Vintage Trouble have brought a youthful energy to the throwback ‘60s soul sound that’s in vogue right now. The exuberant quartet has already cultivated a stellar reputation among soul aficionados with their old school recording techniques, swinging rhythms, and James Brown-esque showmanship — and word is spreading quickly.
In addition to touring with legendary classic rockers like The Rolling Stones, The Who, and Bon Jovi, the group also got a boost after licensing their song “Today Is Pretty Great” for a Honda commercial. They’re currently splitting their time between opening for AC/DC and headlining their own tour to promote their third album 1 Hopeful Rd., which promises to be yet another breakthrough for the group.
Despite their busy schedule, these soulful showstoppers weren’t too busy to share their positive vibes and road stories with Ticketmaster in this installment of The Come Up.
TICKETMASTER: You’ve had epic performances on Late Night with Seth Meyers and The View. What’s it like to play for live television studio audiences? How does that compare to a concert?
In a TV studio performance, a good portion of the audience is not there to see the band per se, or are not really familiar with us. This is somewhat the equivalent of being an opening act in a live concert. The difference is that when you play live in a concert setting you have an entire set to affect an audience, whereas on TV you have one song that is usually sliced and diced to be even shorter to fit into a TV timeframe.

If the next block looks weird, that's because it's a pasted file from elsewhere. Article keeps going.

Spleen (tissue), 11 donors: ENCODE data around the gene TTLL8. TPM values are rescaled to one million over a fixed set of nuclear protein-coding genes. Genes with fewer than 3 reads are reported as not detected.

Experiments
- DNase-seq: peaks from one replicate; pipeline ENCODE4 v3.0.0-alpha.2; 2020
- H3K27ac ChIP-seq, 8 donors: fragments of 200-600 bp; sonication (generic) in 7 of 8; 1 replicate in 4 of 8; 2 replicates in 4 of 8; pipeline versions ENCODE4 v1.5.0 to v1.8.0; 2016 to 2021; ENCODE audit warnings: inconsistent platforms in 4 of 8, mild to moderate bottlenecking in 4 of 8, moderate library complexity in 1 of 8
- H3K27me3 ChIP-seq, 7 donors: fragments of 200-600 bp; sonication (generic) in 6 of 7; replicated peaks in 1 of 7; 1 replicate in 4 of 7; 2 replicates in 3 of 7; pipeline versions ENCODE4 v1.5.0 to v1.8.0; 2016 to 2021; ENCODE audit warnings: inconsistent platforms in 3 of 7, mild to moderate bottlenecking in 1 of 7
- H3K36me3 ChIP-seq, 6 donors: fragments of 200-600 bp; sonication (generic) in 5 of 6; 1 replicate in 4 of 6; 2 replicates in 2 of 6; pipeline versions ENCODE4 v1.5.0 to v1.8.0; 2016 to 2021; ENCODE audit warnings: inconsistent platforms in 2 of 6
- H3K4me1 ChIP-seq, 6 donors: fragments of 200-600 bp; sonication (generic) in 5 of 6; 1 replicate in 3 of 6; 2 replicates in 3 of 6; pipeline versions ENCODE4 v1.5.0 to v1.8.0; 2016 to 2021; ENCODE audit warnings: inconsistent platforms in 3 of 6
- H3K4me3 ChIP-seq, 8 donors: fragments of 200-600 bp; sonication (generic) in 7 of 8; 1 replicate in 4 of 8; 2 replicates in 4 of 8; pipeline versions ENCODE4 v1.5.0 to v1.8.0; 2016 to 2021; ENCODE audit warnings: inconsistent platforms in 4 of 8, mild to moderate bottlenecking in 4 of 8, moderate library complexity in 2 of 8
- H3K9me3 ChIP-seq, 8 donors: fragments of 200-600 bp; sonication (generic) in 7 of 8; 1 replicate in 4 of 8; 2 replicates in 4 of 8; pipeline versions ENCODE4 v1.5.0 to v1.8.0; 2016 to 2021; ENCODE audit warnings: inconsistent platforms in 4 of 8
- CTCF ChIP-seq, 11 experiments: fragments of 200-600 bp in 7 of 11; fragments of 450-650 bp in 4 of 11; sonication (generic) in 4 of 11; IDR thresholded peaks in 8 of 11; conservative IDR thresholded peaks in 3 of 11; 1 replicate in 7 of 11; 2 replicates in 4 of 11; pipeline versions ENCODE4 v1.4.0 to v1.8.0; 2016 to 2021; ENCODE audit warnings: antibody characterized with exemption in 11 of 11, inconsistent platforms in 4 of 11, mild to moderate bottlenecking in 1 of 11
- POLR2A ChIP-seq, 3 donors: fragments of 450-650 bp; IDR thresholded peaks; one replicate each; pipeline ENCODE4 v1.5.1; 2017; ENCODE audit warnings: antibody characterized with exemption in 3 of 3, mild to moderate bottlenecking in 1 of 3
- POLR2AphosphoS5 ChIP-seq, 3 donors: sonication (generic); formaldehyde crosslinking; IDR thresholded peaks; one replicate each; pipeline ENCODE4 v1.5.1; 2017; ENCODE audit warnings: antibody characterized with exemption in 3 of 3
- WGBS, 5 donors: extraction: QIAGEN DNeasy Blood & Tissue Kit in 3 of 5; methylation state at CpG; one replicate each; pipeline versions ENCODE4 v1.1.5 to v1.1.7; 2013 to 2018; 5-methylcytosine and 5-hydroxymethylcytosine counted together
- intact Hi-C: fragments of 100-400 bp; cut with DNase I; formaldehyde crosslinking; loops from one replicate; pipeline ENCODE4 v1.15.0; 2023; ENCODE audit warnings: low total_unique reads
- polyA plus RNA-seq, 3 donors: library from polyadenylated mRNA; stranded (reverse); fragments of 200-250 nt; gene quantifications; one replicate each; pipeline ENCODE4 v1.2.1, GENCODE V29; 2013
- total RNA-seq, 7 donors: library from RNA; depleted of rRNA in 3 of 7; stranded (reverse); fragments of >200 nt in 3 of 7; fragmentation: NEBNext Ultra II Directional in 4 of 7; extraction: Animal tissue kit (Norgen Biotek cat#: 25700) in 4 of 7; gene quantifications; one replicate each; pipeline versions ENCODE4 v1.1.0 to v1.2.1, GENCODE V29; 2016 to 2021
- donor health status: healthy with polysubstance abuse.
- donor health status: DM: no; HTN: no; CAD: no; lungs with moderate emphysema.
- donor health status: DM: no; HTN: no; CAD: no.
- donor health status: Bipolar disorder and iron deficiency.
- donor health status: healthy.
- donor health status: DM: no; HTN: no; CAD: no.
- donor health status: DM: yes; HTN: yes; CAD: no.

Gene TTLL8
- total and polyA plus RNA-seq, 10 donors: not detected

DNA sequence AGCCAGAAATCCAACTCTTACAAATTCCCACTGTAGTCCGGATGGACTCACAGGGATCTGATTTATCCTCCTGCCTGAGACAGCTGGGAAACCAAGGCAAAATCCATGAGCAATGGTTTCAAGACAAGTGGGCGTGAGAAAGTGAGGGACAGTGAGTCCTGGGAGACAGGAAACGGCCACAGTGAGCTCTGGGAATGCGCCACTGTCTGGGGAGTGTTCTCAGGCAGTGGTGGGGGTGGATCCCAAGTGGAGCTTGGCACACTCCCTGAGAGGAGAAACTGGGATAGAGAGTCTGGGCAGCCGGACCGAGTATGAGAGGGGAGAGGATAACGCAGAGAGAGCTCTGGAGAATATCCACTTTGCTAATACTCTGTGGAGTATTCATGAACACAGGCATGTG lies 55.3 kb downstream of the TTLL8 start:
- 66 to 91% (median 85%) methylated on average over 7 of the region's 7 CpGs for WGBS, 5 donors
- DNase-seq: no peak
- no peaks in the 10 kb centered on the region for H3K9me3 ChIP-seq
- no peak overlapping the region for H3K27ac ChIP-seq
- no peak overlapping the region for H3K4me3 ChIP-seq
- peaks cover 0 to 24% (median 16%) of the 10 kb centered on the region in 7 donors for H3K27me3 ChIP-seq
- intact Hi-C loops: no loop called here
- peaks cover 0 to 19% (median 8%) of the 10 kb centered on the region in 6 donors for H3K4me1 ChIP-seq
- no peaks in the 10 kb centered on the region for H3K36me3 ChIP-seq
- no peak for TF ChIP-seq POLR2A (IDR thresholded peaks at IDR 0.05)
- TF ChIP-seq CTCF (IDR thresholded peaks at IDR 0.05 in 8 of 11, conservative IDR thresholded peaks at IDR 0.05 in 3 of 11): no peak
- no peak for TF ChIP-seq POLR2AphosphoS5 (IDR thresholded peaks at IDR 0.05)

But (like a live concert) a TV audience is there to have an enthused experience in a heightened environment, so that usually keeps them receptive enough. Playing on TV is kind of about just performing the song as if the whole world were watching, even though you can’t see them. It really is lights—camera—action! You only have one quick song to get the job handled.
A live concert definitely generates a heightened energy in its own right, but it’s a bit more tangible to your senses as you can feel your audience in a less staged environment. At the end of the day, though, for both TV or live concerts, a musician simply has to do what he does—plow through each section of the music as if his life depended on it.
TICKETMASTER: You’ve been touring with AC/DC this summer, and you have a fall tour with a number of concert dates coming up in North America. What’s been the most memorable thing to happen so far on the road?